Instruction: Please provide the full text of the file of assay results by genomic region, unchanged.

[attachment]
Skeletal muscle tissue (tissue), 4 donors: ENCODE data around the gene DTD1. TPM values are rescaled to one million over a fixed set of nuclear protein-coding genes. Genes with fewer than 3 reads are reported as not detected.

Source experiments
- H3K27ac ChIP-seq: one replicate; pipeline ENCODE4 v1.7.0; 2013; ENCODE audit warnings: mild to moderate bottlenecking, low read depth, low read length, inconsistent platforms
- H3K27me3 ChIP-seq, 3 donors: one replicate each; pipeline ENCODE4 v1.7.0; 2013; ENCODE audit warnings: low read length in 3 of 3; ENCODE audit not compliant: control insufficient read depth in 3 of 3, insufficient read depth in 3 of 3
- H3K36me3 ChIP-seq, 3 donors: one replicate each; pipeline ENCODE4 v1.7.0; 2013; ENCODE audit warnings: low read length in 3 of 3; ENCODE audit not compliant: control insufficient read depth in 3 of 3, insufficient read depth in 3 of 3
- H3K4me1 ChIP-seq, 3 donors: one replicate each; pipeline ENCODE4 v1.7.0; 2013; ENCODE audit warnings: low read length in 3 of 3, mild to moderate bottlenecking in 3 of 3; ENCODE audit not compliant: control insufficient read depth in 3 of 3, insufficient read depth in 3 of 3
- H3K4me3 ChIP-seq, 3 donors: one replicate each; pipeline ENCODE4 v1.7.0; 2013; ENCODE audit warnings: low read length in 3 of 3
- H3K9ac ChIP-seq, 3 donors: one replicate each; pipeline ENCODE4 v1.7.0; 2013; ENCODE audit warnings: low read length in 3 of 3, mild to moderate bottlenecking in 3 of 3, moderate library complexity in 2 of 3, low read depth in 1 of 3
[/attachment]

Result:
Skeletal muscle tissue (tissue), 4 donors: ENCODE data around the gene DTD1. TPM values are rescaled to one million over a fixed set of nuclear protein-coding genes. Genes with fewer than 3 reads are reported as not detected.

Source experiments
- H3K27ac ChIP-seq: one replicate; pipeline ENCODE4 v1.7.0; 2013; ENCODE audit warnings: mild to moderate bottlenecking, low read depth, low read length, inconsistent platforms
- H3K27me3 ChIP-seq, 3 donors: one replicate each; pipeline ENCODE4 v1.7.0; 2013; ENCODE audit warnings: low read length in 3 of 3; ENCODE audit not compliant: control insufficient read depth in 3 of 3, insufficient read depth in 3 of 3
- H3K36me3 ChIP-seq, 3 donors: one replicate each; pipeline ENCODE4 v1.7.0; 2013; ENCODE audit warnings: low read length in 3 of 3; ENCODE audit not compliant: control insufficient read depth in 3 of 3, insufficient read depth in 3 of 3
- H3K4me1 ChIP-seq, 3 donors: one replicate each; pipeline ENCODE4 v1.7.0; 2013; ENCODE audit warnings: low read length in 3 of 3, mild to moderate bottlenecking in 3 of 3; ENCODE audit not compliant: control insufficient read depth in 3 of 3, insufficient read depth in 3 of 3
- H3K4me3 ChIP-seq, 3 donors: one replicate each; pipeline ENCODE4 v1.7.0; 2013; ENCODE audit warnings: low read length in 3 of 3
- H3K9ac ChIP-seq, 3 donors: one replicate each; pipeline ENCODE4 v1.7.0; 2013; ENCODE audit warnings: low read length in 3 of 3, mild to moderate bottlenecking in 3 of 3, moderate library complexity in 2 of 3, low read depth in 1 of 3